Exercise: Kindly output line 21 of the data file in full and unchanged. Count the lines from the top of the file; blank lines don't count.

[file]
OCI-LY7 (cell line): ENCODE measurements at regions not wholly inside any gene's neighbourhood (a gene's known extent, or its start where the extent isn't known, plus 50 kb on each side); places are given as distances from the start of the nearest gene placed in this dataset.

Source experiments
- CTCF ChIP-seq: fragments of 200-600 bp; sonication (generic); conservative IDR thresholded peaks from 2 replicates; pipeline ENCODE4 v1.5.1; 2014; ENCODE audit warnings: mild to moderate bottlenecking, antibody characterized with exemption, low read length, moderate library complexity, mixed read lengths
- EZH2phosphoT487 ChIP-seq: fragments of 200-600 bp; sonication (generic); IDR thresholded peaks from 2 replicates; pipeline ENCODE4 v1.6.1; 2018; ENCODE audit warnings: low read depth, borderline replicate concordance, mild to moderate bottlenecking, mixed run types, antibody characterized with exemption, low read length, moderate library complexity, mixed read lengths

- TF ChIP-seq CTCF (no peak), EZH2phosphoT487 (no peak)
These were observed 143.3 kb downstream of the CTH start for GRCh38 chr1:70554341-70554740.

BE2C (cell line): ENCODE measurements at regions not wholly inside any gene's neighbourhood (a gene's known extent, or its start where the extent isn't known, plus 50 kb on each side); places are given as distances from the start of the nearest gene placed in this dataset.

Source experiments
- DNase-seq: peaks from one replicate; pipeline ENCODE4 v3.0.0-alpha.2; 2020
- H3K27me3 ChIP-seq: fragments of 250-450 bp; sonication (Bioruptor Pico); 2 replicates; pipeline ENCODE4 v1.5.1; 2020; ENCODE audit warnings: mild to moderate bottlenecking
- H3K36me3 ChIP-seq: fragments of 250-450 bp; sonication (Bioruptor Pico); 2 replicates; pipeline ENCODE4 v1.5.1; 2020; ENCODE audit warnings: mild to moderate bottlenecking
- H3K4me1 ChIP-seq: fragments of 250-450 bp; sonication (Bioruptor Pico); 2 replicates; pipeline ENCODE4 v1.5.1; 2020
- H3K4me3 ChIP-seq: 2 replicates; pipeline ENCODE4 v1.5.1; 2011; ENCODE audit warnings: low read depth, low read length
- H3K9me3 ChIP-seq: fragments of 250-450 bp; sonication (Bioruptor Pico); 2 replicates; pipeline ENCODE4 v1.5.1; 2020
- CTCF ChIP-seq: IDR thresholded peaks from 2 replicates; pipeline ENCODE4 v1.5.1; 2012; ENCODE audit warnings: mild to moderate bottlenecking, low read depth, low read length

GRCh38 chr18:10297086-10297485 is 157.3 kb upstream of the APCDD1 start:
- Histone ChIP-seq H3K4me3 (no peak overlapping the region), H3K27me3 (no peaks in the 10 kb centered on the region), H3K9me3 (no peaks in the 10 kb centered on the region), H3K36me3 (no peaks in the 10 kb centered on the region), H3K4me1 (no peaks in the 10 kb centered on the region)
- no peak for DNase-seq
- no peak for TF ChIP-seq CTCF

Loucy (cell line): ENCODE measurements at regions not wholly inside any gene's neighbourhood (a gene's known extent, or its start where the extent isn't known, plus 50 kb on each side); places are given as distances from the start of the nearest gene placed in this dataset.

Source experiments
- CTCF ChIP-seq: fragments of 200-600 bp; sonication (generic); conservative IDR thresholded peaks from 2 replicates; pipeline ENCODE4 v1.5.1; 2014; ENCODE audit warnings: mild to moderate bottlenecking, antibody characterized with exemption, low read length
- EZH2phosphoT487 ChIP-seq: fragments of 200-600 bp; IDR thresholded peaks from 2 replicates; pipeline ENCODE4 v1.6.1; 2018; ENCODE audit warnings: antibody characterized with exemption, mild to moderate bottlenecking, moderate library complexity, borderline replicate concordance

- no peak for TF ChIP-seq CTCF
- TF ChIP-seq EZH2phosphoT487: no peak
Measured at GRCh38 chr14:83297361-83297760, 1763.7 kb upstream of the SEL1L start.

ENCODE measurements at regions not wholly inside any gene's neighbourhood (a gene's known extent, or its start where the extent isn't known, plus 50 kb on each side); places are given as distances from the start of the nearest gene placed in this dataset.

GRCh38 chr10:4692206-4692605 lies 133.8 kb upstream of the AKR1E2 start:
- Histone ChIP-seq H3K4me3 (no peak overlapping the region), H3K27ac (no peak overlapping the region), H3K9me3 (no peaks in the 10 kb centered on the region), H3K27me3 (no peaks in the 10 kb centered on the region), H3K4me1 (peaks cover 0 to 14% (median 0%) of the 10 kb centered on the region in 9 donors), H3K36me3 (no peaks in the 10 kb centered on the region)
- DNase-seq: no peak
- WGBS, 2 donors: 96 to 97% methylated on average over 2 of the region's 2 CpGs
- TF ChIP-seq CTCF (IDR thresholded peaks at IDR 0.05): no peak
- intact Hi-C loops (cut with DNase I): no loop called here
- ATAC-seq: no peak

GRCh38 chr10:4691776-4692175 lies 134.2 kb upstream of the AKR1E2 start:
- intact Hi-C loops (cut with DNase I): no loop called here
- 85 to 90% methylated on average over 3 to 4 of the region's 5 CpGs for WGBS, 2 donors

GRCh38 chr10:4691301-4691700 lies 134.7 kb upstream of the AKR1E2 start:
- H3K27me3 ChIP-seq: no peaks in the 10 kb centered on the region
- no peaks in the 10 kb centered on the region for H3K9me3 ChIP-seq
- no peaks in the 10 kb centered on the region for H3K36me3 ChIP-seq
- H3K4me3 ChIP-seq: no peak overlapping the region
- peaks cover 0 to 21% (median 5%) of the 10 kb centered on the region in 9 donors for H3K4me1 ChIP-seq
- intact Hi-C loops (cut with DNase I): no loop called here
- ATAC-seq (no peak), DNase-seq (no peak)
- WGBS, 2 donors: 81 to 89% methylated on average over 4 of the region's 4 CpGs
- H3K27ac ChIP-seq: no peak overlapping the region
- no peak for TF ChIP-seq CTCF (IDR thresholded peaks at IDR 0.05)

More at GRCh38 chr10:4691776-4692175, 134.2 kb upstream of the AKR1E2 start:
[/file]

Source experiments